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# Animal Behavior BIOL 4230

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This 12 page Class Notes was uploaded by Derick Crona on Wednesday October 21, 2015. The Class Notes belongs to BIOL 4230 at Tennessee Tech University taught by Christopher Brown in Fall. Since its upload, it has received 17 views. For similar materials see /class/225711/biol-4230-tennessee-tech-university in Biology at Tennessee Tech University.

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Date Created: 10/21/15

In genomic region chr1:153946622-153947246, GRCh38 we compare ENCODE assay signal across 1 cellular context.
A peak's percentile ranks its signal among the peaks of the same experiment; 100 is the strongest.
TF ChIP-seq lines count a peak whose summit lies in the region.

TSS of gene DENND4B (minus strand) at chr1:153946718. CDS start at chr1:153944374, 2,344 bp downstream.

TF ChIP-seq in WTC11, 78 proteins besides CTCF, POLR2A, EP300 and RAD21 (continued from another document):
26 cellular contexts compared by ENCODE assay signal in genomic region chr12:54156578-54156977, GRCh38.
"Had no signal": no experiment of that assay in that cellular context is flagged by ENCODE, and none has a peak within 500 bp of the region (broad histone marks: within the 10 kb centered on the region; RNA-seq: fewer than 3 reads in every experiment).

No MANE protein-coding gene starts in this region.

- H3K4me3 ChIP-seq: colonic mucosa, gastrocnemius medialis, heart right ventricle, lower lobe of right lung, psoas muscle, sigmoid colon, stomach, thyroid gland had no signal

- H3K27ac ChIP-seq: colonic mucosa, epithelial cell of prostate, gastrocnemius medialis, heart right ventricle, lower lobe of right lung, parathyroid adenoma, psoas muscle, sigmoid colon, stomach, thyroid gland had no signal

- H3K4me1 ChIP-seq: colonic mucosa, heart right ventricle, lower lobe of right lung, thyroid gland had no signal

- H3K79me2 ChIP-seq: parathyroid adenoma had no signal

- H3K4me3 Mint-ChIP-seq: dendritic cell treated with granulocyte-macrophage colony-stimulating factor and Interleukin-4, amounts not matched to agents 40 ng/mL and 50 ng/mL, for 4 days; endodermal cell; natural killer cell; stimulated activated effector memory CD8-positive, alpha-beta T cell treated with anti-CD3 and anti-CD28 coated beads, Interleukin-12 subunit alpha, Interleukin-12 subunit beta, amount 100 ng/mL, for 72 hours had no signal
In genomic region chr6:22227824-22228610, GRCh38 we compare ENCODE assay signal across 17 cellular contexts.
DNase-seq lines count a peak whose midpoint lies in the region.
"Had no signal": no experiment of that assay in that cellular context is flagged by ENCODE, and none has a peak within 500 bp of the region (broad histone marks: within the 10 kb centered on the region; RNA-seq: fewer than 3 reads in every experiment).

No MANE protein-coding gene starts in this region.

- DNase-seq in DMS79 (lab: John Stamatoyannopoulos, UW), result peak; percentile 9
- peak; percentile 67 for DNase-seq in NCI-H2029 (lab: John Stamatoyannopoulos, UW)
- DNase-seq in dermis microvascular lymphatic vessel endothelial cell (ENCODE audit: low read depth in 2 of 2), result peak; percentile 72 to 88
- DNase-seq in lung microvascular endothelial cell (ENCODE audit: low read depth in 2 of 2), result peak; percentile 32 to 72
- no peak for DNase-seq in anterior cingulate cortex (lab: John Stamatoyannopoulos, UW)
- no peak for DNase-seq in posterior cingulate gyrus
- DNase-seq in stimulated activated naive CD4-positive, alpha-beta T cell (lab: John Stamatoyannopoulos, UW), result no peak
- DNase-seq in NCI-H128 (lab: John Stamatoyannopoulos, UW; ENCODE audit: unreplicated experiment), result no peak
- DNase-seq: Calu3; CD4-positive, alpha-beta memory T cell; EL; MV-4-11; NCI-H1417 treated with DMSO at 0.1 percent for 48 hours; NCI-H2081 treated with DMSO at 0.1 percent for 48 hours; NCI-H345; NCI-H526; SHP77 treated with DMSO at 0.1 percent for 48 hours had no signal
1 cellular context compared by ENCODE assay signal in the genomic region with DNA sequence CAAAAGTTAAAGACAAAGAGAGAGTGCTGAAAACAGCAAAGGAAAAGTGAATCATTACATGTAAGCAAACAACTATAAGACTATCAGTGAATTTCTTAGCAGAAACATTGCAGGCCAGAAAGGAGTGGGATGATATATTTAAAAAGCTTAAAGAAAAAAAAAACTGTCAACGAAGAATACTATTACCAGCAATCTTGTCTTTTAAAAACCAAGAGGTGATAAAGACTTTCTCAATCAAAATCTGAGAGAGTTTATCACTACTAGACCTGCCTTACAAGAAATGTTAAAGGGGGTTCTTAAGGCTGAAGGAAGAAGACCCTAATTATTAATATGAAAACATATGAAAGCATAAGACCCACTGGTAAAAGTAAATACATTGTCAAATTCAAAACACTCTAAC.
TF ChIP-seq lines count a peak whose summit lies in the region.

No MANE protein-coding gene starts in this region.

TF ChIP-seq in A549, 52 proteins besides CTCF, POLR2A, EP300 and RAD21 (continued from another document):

Ammal Behavror BIOLW39FS 42305230 Spnng 2008 STATISTICS AND HYPOTHESIS TESTING data O mumes heyw r r rm y u rem u Tu cunductthe rst expenmenL hmd w39mxmw aquot kF th beluw Desaipziwzsmm statistic and me whreh hupefully yuu are all farmhzr mm rs the mm ur the average as us mure pupulzrly called The mean Dr E represean Lhe mddlequot er r mamemauea1 arms Lhecenlml tendency quhe data and rs grvm by me funnula urnmww n M hmar mean medAan and mude aruund the mean Fur example luuk at the data curves beluw Eaeh quhese cmle haveme same mean butthar spreadnessquot vanes qulte 2be Themustcummun Thevananee err2 rs grver by me nrmula ZltX eff n71 standard aevranure err rs than amply are square mut quhe varranee 2 5 Animal Behavior BIOLWFS 42305230 Spring 2008 rt Note that most descriptive statistics can be calculated using a spreadsheet program such as Excel or from higherend calculators using the TC and owl buttons Parameters versus Statistics Before we leave the idea of descriptive statistics you should know a little about an important distinction in mathematics You ll notice that in our running speed example above we did not record speeds for each and every anole of each sex This would have been much too timeconsuming and dif cult Instead what we did was take a sample of running speeds for each sex We then calculated our mean variance etc from this sample These values the mean variance etc are called statistics because they represent one estimate of the true values of the mean and variance So that s what statistics really re estimates of an unmeasured true value for a population You can probably guess that if we went and raced a second sample of anoles the values of the mean and variance would likely differ from what we got for the rst sample The true values for a population are called parameters or parametric values and are usually represented by Greek letters the mean by p mu and the variance by 62 sigma squared We almost never know the parametric values but we assume that our statistics come reasonably close to these parameters In general as long as we randomly sample our populations and have a large enough sample size this assumption will hold However it s always possible that we just happen to sample anoles that are uncommonly fast or uncommonly slow if so then our statistics will likely differ from the parametric values 2 SE L Inferential Statistics and the Logic of Experimental Design At the heart of all good science lies a question in our example we ask the question does running speed of anoles differ between males and females Before we even collect data we can come up with one or more potential answers to this question We call these potential answers hypotheses The most basic hypothesis in most studies suggests that there are no differences between our populations that is male and female anoles run at equivalent speeds and we call this the null hypothesis As researchers we typically hope to prove this hypothesis false and so we can have the following two types of alternative hypotheses 1 the data sets are different from each other but we don t know the direction of the difference larger or smaller or 2 the difference between the data sets is in a predicted direction for example females gt males usually we need previous experiments to make this hypothesis If we somehow knew the parametric values then it would be easy to determine if our populations differed for example if average female speed was 25 cmsec and average male speed was 35 cmsec then we know these differ because we ve raced everV stupid anole and 25 is not equal to 35 However we haven t raced every anole so we have uncertainty in how close our statistics are to the parametric values This is where inferential statistics come in they help us as researchers make objective decisions about differences which might occur between two or more sets of data or to put it another way they help us answer the question quotare the differences we see real or have they occurred simply by chancequot Inferential statistical tests come in a wide variety of forms but nearly all have the same conceptual framework We begin with our null hypothesis male speed is equivalent to female speed in our example and then collect data on running speed from both sexes to determine whether to accept or reject this hypothesis We then choose an appropriate statistical test this may or may not be a simple matter but we ll ignore those types of details for now Many basic types of tests can be done using Excel or other spreadsheets Whatever we choose the test will calculate a test statistic based on your data for example a tvalue for the ttest or an F value for analysis of variance or an rvalue for a correlation You or more likely the computer program will then compare your calculated test statistic to an expected or cutoff value and this will generate something called the probability or P Value Now for the big question what does all of the above mean To answer that let s rst do a thought experiment Suppose we take two different samples from just the female anoles We would expect Animal Behavior BIOLWFS 42305230 Spring 2008 these samples to have similar although not necessarily identical means and variances However what if we happened to collect extremely fast anoles in one sample and extremely slow anoles in the other These means and variances would differ greatly from each even though they both come from the same population with a single true mean and variance simply because we chose very different anoles by chance Inferential statistics and their associated Pvalues attempt to quantify the likelihood that this is going on In essence they answer the following if two populations really have the same mean what is the probability that samples taken from each population will differ by as much as we calculate they do by random chance alone A slightly different way to ask this is what is the probability that our two samples come from populations with the exact same parametric mean value For example suppose you perform a ttest on running speed and get a Pvalue of 025 This indicates that there is a 25 chance that these samples come from populations with the same parametric mean that is a 25 chance that running speed does not really differ between sexes or a 75 chance that running speed really m differ between sexes The question then becomes at what probability level do we say that two samples are different enough to be considered well di erent The answer to this is actually very subjective see below but in general biologists have agreed that a test resulting in a Pvalue of 005 or less will be regarded as demonstrating real differences between groups Thus a test with a Pvalue of 005 or less is said to be signi cant and rejects the null hypothesis while a Pvalue of greater than 005 is said to be nonsigni cant and fails to reject the null hypothesis you never support the null hypothesis Another way of saying this is that with P S 005 we have at least a 95 probability that our two populations are really different Why 005 Well once a test has been done there are four possible outcomes 1 you may fail to reject a true null hypothesis 2 you may reject a false null hypothesis 3 you may reject a true null hypothesis a Type I error or 4 you may fail to reject a false null hypothesis a Type II error The last two conclusions are incorrect We can minimize the chance of making a Type I error by choosing a low cutoff probability level symbolized u for rejection of the null hypothesis Thus we can choose our on 0001 instead of 005 if we want this will ensure that only if there is a 999 chance that differences did not occur by chance will we reject the null hypothesis However by doing so we greatly increase the probability of incorrectly accepting the null hypothesis when it is in fact wrong and thus making a Type II error Biologists have therefore chosen on 005 as a kind of compromise between these two types of error Animal Behavior BIOLWFS 42305230 Spring 2008 Some Statistical Calculations For the females only you can do the males ifyou d like 1 Mode Look for the most common speed in this case it is 38 which appears three times 2 Median First arrange the values from lowest to highest which gives 28 29 313134 38 38 38 45 45 47 49 5152 59 Now look for the number with an equal number of data points below it and above it in line For this dataset that number is 38 there are 7 speeds below and 7 above If the sample size is an even number you have to take the average of the two numbers with equal data points above and below 3Mean 7 3847382945593845284951343l523l X 4lcmsec 15 4Va1iance S 2 38 412 47 412 38 412 29 412 45 412 31 412 9043 15 1 5 Standard Deviation s x9043 951 SE 4 246 15 6 Standard Error of the Mean Animal Behavior BIOLWFS 42305230 Spring 2008 NOTE Most of the rest of this lab handout is borrowed from Elizabeth A Jakob and Marta J Hersek in Learning the skills ofResearch Animal Behavior Exercises in the Laboratory and Field All material copyrighted 2004 by the authors Choosing a Statistical Test To determine which type of statistical test to use on a given set of data we must rst determine whether or not the data t a normal bellshaped distribution If so we can use parametric statistical tests If the data are not normal we must use non parametric tests Since many of the data collected in animal behavior studies are not normally distributed we will focus on nonparametric tests in this lab A ow chart to help you decide which tests to use is given in Figure 1 at the end of the handout Below are some useful de nitions and then a series of worked examples for a number of nonparametric tests Here are some helpful terms ordinal data numerical data such as number of seconds distance or frequency of a behavior categorical data data that can be put into categories such as alivedead or activeinactive unpaired data data points that are independent from each other such as data generated by testing two separate groups of animals paired data data points that are naturally paired in some way most commonly because the same animal was tested more than once These data points should not be treated as independent from one another number of groups the number of different test groups being compared Test 1 39 Wilcoxon Ranked Sums test This test is used to determine the signi cance of differences between two sets of unpaired data A ranking system is used Example You are interested in whether the movement rate of the protozoan Paramecium caudatum is in uenced by whether they are tested under dim or bright light The null hypothesis is P caudatum has the same rate of movement under both conditions You measure movement rate by counting the number of squares in a counting chamber a Paramecium crosses every 10 seconds P candutum movement data squares crossed per 10 sec Dim Light Rank Bright Light Rank 10 7 5 I 11 95 6 2 12 115 7 3 12 115 8 4 15 I3 9 5 16 I4 10 7 17 I5 10 7 11 95 1 Order each group from smallest to largest Next rank the data of the two groups combined The lowest score of both groups gets a value of 1 the next highest of both groups a value of 2 etc In the case of ties for example two values of 12 each value is ranked the ranks are averaged and the average rank is assigned to each ofthe tied scores 11122 115 Ifyou ve done this properly your last rank will equal N the total number of samples 2 Designate the sample size of the larger group as N L and that of the smaller as N S In our example N L 8 and N 7 S 3 Sum the ranks T of each group Animal Behavior BIOLWFS 42305230 Spring 2008 TS795ll5ll5l3l415815 TL123457795385 4 Calculate the test statistics U S and U L USNSNL N N 1 S23 TS25 UL NSNL US 535 5 Choose the greater of the two values of U This is the test statistic Compare it to the critical value in Table 1 The test statistic must be higher than the critical value to be signi cant In this example the higher Uis 535 Look in Table 1 under n 8 and m 7 at the 95 level P 005 NOTE m is the sample size of the group with the smallest ranks sum in this example it is N L n is the sample size of the group with the highest ranks sum in this example it is NS The critical value is 46 since 535 gt 46 we can reject the null hypothesis with a 95 probability that rejection is correct We conclude that Paramecium swim more slowly under bright light Test 2 Kruskal Wallis test The Kruskal Wallis Test is similar to the Wilcoxon rankedsums test but here we have more than two groups Work through the Wilcoxon rankedsums test example before attempting this one Example You are interested in the antipredator behavior of garter snakes You wonder how close you as a simulated predator can get before the snake crawls away Because snakes are poikilotherms and can move more quickly when it is warmer you suspect that this behavior is in uenced by temperature You compare three groups snakes at 23 C 25 C and 27 C The data are closest approach distance in meters The null hypothesis is that snakes tested under these three temperatures do not differ in how close an experimenter approaches before they ee Flight distance of snakes in meters 23 C Rank 25 C Rank 27 C Rank 05 I 075 2 35 7 1 3 325 6 55 12 125 4 4 8 6 I3 3 5 475 10 8 14 425 9 525 11 R1 22 R2 37 R i 46 1 First order and rank the data as described for the Wilcoxon rankedsums test When there are tied scores each score is given the mean of the ranks for which it is tied Compute the sum of the ranks for each group symbolized by R R 1 is the sum of the ranks of group 1 etc 2 Now compute the test statistic H using the following formula 12 R 2 H 7 Z 3N1 N N 1 711 In this formula the 2 Es a summation sign and indicates that you should sum up each R2 value fromR 1 to R 3 Plugging in the appropriate numbers forR N the total number of observations and n the number of observations in each group Animal Behavior BIOLWFS 42305230 Spring 2008 3141 64 5 5 H 2 12 my my 462 14141 4 If you have a large number of ties use the correction for ties Compute H as above then divide by Z r3 t N 3 N where t the number of observations in a tied group of scores and N the total number of all observations 3 Compare your test statistic with Table 2 The dfcolumn corresponds to the degrees offreedom for this test Degrees of freedom is a number that results from the way the data are organized and refers to whether the observations are free to vary For example if all of 50 observations must fall into 2 categories as soon as we know that one category holds 41 data points then the other category holds 9 For every statistical test there are established methods for determining degrees of freedom For the KruskalWallis test we have df ofgroups 7 1 In our example df 31 2 The test statistic must be higher than the critical value to be signi cant H at 64 is greater than 599 so you may reject the null hypothesis at P lt 05 The three groups do differ Test 3 Sign test The sign test is used for twogroups when the data are paired In this test only the signs of the differences are used Another nonparametric test the Wilcoxon matchedpairs signed rank test is more powerful because it uses both the signs and the magnitude of the differences Example You imagine that male mice might bene t from avoiding inbreeding or mating with close relatives Because mice depend on odor for a great deal of their information about the world you decide to present males with soiled litter from the cages of females You test each male twice once with litter from his sister and once with litter from a stranger The females are sexually receptive so the soiled litter should be rich in chemical cues You present the litter in random order so that half the males get their siblings litter rst and half get the stranger s litter rst Since the same males are tested twice a MannWhitney U test is inappropriate Null hypothesis The number of sniffs per minute will be the same when males are exposed to the litter of their sisters vs that of strangers Male ID Number of SniffsMin Number of SniffsMin with Sign ofthe Difference Number with Sister s Litter Stranger s Litter 1 9 2 8 3 3 3 5 4 20 11 5 15 9 6 35 21 7 4 6 8 11 10 9 41 20 10 22 21 11 16 16 0 12 18 17 13 7 0 14 11 5 1 Subtract one data column from the other to determine the sign of the difference It doesn t matter which you subtract from which just be consistent Animal Behavior BIOLWFS 42305230 Spring 2008 2 Note the most frequent sign In this case the most frequent sign is positive and there are 11 The test statistic therefore equals 11 3 Determine N the number of pairs which showed a difference Here we disregard male 11 so N 13 4 Look at Table 3 for N 13 Note the critical value at the 95 level In this test the test statistic must be equal to or greater than the critical value In this example we can reject the null hypothesis at P 005 Test 4 Wilcoxon s Signed Ranks Test As with the sign test this is used for paired data Example Juvenile scorpions may climb vegetation when in the presence of an adult We placed juvenile scorpions in the presence or absence of an adult and measured how high into vegetation they climbed Each juvenile was tested under both conditions with the order of testing randomized among juveniles some were tested with an adult rst others without an adult rst Height Climbed by Juvenile Scorpions in m Adult Present Adult Absent D Rank R 032 9 260 241 019 8 243 239 004 2 290 285 005 3 294 282 012 7 270 273 003 1 268 258 010 6 298 289 009 5 285 278 007 4 1 Compute the difference D between the paired observations 2 Rank the D s from smallest to largest ignoring the sign After you have ranked the data go back and assign each rank the original sign from the D column 3 Sum the positive and negative ranks independently this gives T 44 and T 1 Take the smaller of these two values and compare it to the value in Table 4 for n 9 where n is the sample size If our smaller value is less than or equal to the table value at P 005 our results our signi cant We conclude that juvenile scorpions climb higher in the presence of an adult Test 5 Chi Square test of39 J r J and 7 WM 5 d f t test Tests using the chisquare statistic are useful when you have nominal data categories rather than numbers For example a category might be large vs small laid eggs vs did not lay eggs etc First we will look at the chisquare test of independence This test helps us determine whether two variables are associated If two variables are not associated that is they are independent knowing the value of one variable will not help us determine the value of the other variable Example When snails sense the presence of a nearby star sh a predator via chemicals in the water they will climb We can look at three groups of snails the rst group is the control group with the snails exposed to plain sea water the second group is exposed to water scented by a sea urchin an herbivore and the third group to sea water scented by a predatory star sh The data collected for each snail is whether it climbed or not These are categorical data the snail could do one thing or the other The categories are mutually exclusive the snail could not climb m not climb If the variables are independent there will be no Animal Behavior BIOLWFS 42305230 Spring 2008 relationship between the type of water the snail is exposed to the rst variable and how it responds the second variable Note if instead of making categories of climb and not climb the experimenter had measured the distance each snail moved the chisquare test would be inappropriate 1 Make a table of observed frequencies the data actually collected in the experiment Observed frequencies Source ofTest Water Behavior Control Sea urchin Predator Row totals Climb 12 14 24 50 Not climb 28 23 15 66 Column totals 40 37 39 Grand total 116 Note The grand total of the rows should equal the grand total of the columns 2 Calculate and tabulate the expected frequency for each category that is the frequency expected in each category if there is no relationship between the variables column total x row total grand total Expected frequencies Source ofTest Water Behavior Control Sea urchin Predator Row totals Climb 172 16 168 50 Not climb 228 21 222 66 Column totals 40 37 39 Grand total 116 3 Calculate the value of chisquare X2 2 0 E2 I Z E where O the observed frequency in each cell and E the expected frequency in each cell 2 2 2 2 2 2 2 12 172 28 228 14 16 23 21 24 168 15 222 172 228 16 21 168 2 862 4 Examine the table of critical values for this test Table 2 For the chisquare test the degrees of freedom formula is df rows 1 columns 1 21 31 2 We compare the test statistic to the critical value if it is bigger we reject the null hypothesis The calculated X2 is 862 which is greater than 599 The three groups of snails moved differently A second type of chisquare test is called the chisquare goodnessof t test In this case the experimenter tests to see how the data match expected values that were determined before the test was run For example in Mendelian genetics we can predict the outcome of different crosses the ratio of the different types of offspring is known in advance In this case we compare the observed values from the experiment with the expected values generated by theory The calculations are performed in exactly the same way as for the chisquare test of independence Test 6 The binomial test This test is useful for categorical data where we have only two categories and when we are interested in testing whether the data are equally likely to fall into either category Animal Behavior BIOLWFS 42305230 Spring 2008 Example You ve been using a coin to randomly assign treatments to your experimental animals but you are beginning to suspect that the coin is not fair and you decide you d better test this The null hypothesis is the coin is equally likely to come up tails as heads 1 Flip the coin 11 times Nine times it comes up heads and twice it comes up tails 2 Using Table 5 locate the value for N in this case 11 along the left side Compare your smallest number in this case 2 which is the number of tails to the smaller of the two numbers in the 2tailed test on 005 column If your number is equal to or less than this table value the result is signi cant Since 2 gt 1 we cannot reject the null hypothesis and so we must assume the coin is fair Animal Behavior BIOLWFS 42305230 Spring 2008 H amewark Problems Optional For further practice you may attempt the following problems In each an experiment is described Determine which statistical test is most appropriate and answer all questions posed Refer back to the worked examples to help you understand how to conduct each test 1 Elephants make lowfrequency sounds inaudible to humans Apparently these sounds are used in longdistance communication between individuals You are interested in the response of bull and female elephants to the sound of a female who is ready to mate You mount a giant speaker on top of your van and drive around the plains looking for elephants When you nd one you stop 15 m away play the sound and watch the elephant s response You discover 9 bull elephants approach the van 2 bull elephants do not approach the van 3 female elephants approach the van 11 female elephants do not approach the van Your experiment ends prematurely when one of the bull elephants apparently enraged by the absence of a female tips the van over and damages the speaker You hope that you have enough data to make a claim about males and females A What is the null hypothesis B What statistical test should you use C Calculate your test statistic Is your result statistically signi cant D What conclusion can you draw from this experiment 2 Male butter ies sometimes court females of other species with similar wing patterns You are interested in how long males persist in courting the wrong female You decide to test each male with a dead female to control for the effect of the female s behavior You use three types of test females one from the same species as the males one from a different species with a similar wing pattern and one from a different species with a different wing pattern Each pair is placed in a cage and you measure courtship time in seconds female of same species 23 20 17 25 28 female of different species similar pattern 18 27 24 21 female of different species different pattern 22 21 23 20 A Calculate the mean variance and standard deviation for each group B Qualitatively compare the means and standard deviations for each group Do they look very different Very similar C Which statistical test would you use to look for differences D Perform the test What is your test statistic Can you reject your null hypothesis E Give a biological reason why your test may have come out the way it did 3 Honeybees returning from foraging convey information to bees in the hive about the location of food resources One way they do this is through a waggle dance that other bees watch Another way they convey information is by regurgitating some of the food they have collected to other bees a process known as trophyllaxis You are interested in the speed at which bees nd a resource another bee tells them about You decide to compare bees that have only observed a dance with bees that have observed a dance M accepted regurgitated food You mark a lot of bees with bee tags little numbered discs that you glue to the back of the thorax This enables you to watch the same individual repeatedly One day you choose a lot of bees that have seen a waggle dance but not accepted food You measure in seconds how long it takes for them to nd the resource A week later you go back to the hive and nd the same individuals This time you watch until they see a dance and accept food and again measure how long it takes them to reach the resource Here are your data The numbers are seconds needed for the bee to reach the resource Animal Behavior BIOLWFS 42305230 Spring 2008 Bee Watch Only Watch and Accept Food 1 87 80 2 53 48 3 57 57 4 89 88 5 48 38 6 109 160 7 109 100 8 48 78 9 29 26 10 45 41 11 67 53 12 120 98 13 55 55 14 89 78 A What sort of data are these Which test should you choose B What is the test statistic The table statistic C You decide that a bee that has both watched and gotten food from another bee nds the resource faster than one that has just watched What other factor that is a result of your experimental protocol might also explain your results